The staggering death toll foreshadows more disasters ahead in the next few months as the region gears up for its traditional summer-fall spike in human trafficking as the weather improves and the seas grow warmer. Aid officials said it also suggests that Libyan smuggling gangs are using even riskier tactics than before to profit from the torrent of those desperate to reach the safety or economic promise of Europe.
Making matters worse, the jaw-dropping tally is only from capsizings or shipwrecks that are known to authorities, who readily admit they simply do not know how many people are being cheated by smugglers, jammed into obviously unsuitable vessels and swallowed up by the vast waters of the southern Mediterranean.
Two Eritreans interviewed by The Associated Press — among the hundreds of shipwreck survivors brought to Italian ports — were haunted by the fact that so many women and children had been on their capsized boat and did not survive. They said they could still hear the cries of the children.
“The children were crying and the women,” said Habtom Tekle, a 27-year-old Eritrean. “At this point I only tried to pray. Everybody was trying to take the water out of boat.”
U.N. refugee spokesman William Spindler told reporters at a news conference in Geneva that this year is already proving to be “particularly deadly” on the Mediterranean, with some 2,510 lives lost compared to 1,855 in the same time span a year ago.
The International Organization for Migration, citing what could be a record weekly death toll on the Mediterranean by its count, said Tuesday that 62 people were confirmed dead and another 971 were missing and presumed dead in nine separate deadly emergencies since May 25 on the Libya-to-Italy sea route.
The U.N. refugee agency said Tuesday it had tallied at least 880 deaths on the Mediterranean over the last week. Spindler noted such estimates are an inexact science, and said his agency’s figures tend to be “conservative.”
Last week marks only the second time since January 2014 that 1,000 deaths or more on that route have been tallied in a single month — let alone a single week, said IOM spokesman Joel Millman. The only other time was in April last year, with 1,244 dead.
He said up until last week, only 13 migrant crossing deaths had been recorded in May in the southern Mediterranean.
Spindler gave the following estimates: about 100 people died in a shipwreck Wednesday; some 550 others died in another capsizing Thursday, the one that the two Eritreans survived; and a third sinking Friday left 170 others missing and presumed dead.
The discrepancy between the agencies stems largely from Wednesday’s sinking: IOM now estimates that 250 people died in that incident. Like UNHCR, it had originally estimated about 100 deaths.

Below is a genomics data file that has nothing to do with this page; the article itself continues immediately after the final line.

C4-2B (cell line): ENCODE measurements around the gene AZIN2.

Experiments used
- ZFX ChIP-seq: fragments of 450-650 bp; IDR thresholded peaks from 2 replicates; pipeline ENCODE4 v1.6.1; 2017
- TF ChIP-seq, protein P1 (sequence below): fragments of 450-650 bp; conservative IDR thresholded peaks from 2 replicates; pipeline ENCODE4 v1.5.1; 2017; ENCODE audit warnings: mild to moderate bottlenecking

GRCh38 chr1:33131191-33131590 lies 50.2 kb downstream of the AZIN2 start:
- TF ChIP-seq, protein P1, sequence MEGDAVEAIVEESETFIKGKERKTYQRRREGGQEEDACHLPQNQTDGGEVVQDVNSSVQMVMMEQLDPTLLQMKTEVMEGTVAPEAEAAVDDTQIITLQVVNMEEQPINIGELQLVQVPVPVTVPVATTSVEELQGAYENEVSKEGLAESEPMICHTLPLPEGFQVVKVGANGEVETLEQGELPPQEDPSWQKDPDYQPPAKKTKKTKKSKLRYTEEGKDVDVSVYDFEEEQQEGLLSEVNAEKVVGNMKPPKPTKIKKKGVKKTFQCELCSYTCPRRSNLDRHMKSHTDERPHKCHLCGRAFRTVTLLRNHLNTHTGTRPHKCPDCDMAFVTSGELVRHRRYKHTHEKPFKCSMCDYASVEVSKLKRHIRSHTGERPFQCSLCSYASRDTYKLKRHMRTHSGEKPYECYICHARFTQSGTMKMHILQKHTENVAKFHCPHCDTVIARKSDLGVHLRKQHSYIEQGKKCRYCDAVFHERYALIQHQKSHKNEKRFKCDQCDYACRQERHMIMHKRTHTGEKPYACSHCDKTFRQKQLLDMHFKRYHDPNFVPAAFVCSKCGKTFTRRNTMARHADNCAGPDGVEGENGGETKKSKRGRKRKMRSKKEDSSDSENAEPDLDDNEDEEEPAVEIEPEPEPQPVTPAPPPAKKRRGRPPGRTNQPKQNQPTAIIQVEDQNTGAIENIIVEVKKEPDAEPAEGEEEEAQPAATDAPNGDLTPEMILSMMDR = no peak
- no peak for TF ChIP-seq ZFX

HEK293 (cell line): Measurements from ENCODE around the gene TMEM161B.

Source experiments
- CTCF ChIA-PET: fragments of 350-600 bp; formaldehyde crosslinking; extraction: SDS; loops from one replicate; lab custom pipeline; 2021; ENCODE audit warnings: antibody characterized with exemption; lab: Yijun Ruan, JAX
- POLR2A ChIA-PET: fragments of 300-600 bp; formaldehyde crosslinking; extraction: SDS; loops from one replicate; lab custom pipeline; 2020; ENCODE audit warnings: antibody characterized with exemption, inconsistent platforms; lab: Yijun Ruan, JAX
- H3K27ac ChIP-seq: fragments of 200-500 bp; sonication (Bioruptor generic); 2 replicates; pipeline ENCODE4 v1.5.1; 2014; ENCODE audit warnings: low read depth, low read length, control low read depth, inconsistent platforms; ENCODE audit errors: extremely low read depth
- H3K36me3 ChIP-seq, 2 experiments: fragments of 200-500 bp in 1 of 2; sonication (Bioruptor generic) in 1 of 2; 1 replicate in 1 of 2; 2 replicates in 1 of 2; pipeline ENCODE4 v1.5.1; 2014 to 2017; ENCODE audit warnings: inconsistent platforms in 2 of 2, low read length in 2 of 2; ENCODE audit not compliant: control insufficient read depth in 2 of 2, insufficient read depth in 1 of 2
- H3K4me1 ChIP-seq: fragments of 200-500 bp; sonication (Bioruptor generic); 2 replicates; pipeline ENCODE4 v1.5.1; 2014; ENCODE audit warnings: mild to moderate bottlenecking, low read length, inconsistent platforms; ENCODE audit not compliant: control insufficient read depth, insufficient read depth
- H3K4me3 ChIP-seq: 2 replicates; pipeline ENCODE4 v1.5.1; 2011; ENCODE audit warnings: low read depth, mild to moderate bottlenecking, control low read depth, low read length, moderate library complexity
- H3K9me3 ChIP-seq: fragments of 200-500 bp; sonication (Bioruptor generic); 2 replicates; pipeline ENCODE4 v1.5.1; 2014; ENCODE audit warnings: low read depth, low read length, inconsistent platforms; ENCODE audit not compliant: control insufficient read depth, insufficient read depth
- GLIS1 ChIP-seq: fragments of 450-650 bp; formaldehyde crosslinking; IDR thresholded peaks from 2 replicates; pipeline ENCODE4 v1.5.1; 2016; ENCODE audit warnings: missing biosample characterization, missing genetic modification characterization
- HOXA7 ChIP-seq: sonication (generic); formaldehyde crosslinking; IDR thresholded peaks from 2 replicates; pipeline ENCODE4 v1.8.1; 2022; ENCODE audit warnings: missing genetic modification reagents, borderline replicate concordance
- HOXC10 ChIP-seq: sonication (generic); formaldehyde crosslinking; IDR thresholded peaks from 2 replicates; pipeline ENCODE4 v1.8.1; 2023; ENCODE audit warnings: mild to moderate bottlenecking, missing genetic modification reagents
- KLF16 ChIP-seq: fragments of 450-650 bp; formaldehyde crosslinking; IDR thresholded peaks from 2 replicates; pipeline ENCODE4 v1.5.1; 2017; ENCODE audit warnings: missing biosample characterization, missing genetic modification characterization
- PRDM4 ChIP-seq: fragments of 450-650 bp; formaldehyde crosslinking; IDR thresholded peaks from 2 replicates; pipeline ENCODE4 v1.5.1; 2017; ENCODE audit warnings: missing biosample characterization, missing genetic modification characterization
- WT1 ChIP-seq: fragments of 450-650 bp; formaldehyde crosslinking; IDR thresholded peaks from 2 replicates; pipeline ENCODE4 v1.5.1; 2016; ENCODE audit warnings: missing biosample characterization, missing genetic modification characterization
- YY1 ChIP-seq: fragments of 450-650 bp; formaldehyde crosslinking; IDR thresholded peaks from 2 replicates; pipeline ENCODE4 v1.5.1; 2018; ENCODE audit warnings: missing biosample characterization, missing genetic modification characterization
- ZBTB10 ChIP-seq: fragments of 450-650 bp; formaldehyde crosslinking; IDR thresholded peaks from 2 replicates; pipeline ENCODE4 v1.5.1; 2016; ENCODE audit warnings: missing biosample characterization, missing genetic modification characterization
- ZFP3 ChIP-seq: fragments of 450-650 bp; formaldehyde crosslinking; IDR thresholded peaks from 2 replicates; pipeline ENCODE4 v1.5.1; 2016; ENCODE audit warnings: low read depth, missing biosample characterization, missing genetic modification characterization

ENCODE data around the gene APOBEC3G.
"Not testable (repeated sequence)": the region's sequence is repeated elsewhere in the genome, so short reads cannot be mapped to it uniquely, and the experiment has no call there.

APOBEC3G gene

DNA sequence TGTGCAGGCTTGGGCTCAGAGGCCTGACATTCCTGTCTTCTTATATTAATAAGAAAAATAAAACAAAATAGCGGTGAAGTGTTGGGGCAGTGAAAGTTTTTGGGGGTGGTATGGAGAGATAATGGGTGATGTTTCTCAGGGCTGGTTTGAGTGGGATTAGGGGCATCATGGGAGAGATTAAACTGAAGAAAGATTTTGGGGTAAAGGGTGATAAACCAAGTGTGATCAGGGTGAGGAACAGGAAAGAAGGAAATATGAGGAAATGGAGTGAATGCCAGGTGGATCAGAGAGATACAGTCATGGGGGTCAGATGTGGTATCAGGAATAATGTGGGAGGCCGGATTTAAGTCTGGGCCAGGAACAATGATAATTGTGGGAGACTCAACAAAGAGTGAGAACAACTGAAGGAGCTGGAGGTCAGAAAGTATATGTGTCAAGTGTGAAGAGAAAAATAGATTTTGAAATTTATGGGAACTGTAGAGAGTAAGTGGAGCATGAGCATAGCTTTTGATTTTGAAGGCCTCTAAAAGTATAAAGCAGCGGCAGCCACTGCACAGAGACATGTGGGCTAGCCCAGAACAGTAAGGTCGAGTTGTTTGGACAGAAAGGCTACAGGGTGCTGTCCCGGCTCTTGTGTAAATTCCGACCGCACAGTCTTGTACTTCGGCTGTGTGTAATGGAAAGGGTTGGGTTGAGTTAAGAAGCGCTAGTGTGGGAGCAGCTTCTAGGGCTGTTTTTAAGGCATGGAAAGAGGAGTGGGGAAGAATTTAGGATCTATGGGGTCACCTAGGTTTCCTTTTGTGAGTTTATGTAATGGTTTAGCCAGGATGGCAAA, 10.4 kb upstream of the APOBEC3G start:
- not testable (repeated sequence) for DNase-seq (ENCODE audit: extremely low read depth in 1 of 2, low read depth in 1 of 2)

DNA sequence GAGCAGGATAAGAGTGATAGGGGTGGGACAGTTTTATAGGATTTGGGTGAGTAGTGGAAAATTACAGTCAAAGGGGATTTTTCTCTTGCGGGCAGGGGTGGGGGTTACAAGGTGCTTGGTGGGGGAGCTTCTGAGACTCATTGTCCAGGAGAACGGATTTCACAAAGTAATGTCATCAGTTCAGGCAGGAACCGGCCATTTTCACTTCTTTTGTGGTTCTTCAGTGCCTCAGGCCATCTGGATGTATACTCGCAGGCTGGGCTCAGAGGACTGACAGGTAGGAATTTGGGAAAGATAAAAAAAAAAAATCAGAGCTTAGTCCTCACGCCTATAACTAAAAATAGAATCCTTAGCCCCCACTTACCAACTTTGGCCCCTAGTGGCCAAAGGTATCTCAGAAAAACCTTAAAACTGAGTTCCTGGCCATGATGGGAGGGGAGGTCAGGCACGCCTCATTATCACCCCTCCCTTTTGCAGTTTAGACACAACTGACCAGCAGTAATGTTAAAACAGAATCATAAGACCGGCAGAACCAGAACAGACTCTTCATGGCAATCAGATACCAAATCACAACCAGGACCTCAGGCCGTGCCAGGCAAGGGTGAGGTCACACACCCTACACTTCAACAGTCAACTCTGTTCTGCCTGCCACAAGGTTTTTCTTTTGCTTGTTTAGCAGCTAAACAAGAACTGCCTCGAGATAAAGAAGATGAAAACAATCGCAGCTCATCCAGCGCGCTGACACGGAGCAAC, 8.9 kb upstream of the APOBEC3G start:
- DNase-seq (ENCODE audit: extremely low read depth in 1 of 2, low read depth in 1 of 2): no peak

UNHCR said shipwreck survivors who landed in Augusta, Italy, over the weekend indicated that another 47 migrants were missing at sea after a raft carrying 125 migrants deflated. It said eight others were lost overboard from another boat and four deaths were reported after fire on a separate vessel.
Spindler, speaking alongside Millman, said authorities were still trying to understand the jump in deaths, even as they know the region is moving into its high season for human trafficking.
He said some survivors told his agency that some Libyan smugglers appeared to be trying to earn extra cash before the Islamic holy month of Ramadan, which begins next week.
Spindler also noted new and strikingly risky tactics from the smuggling gangs: he said before this, he had never heard of smugglers using one overloaded boat carrying hundreds of people to tow another vessel without an engine packed with even more people. The second boat sank Thursday — the most deadly capsizing last week — and carried mostly Eritreans, according to the IOM.
Millman said traffickers could be also cutting prices to draw in new migrants — mostly from elsewhere in Africa — and have recently been seen using bigger boats that can carry up to 750 people. Over the last year “smaller rubber inflatable dinghies” were more prevalent on the smuggling route, he said.
Those factors appear to mean that more people were dying even as fewer were coming.
IOM said nearly 19,000 migrants arrived by sea to Italy in May — more than twice the figure in April but less than the 21,221 arrivals in the same month a year ago.
A deal between the European Union and Turkey to return migrants has significantly dampened the key route into Europe from Turkey to Greece, which hundreds of thousands of people used last year. That has left international refugee agencies watching for signs that migrants may be shifting to the much longer and more dangerous Libya-Italy option.
“As of now, UNHCR has not seen evidence of a significant diversion of Syrians, Afghans or Iraqis from the Turkey-Greece route to the central Mediterranean one,” Spindler said.
He reiterated UNHCR’s appeal to the EU to allow for more legal pathways for refugees to reach Europe, calling it “shameful” that the 28-nation bloc had resettled fewer than 2,000 people under an EU plan announced last year to resettle 160,000.
Sarah El Deeb contributed from Pozzallo, Italy.